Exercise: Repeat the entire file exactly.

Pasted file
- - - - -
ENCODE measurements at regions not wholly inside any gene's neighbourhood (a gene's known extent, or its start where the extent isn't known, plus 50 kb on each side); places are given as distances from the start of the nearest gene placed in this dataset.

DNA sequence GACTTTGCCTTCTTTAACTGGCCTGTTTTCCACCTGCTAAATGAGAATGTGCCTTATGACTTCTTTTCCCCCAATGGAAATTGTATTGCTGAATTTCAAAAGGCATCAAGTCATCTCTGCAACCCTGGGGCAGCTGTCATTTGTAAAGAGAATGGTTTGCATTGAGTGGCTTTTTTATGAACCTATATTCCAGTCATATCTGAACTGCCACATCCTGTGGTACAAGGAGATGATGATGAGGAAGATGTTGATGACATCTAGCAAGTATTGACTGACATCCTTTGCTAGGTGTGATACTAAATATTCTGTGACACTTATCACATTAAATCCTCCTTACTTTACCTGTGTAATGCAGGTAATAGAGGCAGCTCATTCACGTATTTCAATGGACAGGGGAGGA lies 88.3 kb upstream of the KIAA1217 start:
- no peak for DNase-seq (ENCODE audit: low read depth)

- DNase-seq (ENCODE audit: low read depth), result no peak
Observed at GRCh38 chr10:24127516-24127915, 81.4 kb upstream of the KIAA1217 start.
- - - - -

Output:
ENCODE measurements at regions not wholly inside any gene's neighbourhood (a gene's known extent, or its start where the extent isn't known, plus 50 kb on each side); places are given as distances from the start of the nearest gene placed in this dataset.

DNA sequence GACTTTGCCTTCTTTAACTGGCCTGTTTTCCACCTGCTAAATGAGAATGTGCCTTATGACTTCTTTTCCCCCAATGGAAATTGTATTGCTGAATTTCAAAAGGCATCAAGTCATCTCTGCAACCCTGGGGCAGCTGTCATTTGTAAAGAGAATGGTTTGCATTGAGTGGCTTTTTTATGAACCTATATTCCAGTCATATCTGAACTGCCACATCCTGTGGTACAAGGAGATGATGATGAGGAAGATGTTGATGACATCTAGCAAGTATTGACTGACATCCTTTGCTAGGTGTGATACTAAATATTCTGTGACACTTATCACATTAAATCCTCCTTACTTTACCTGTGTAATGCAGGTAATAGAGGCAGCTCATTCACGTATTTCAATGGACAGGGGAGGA lies 88.3 kb upstream of the KIAA1217 start:
- no peak for DNase-seq (ENCODE audit: low read depth)

- DNase-seq (ENCODE audit: low read depth), result no peak
Observed at GRCh38 chr10:24127516-24127915, 81.4 kb upstream of the KIAA1217 start.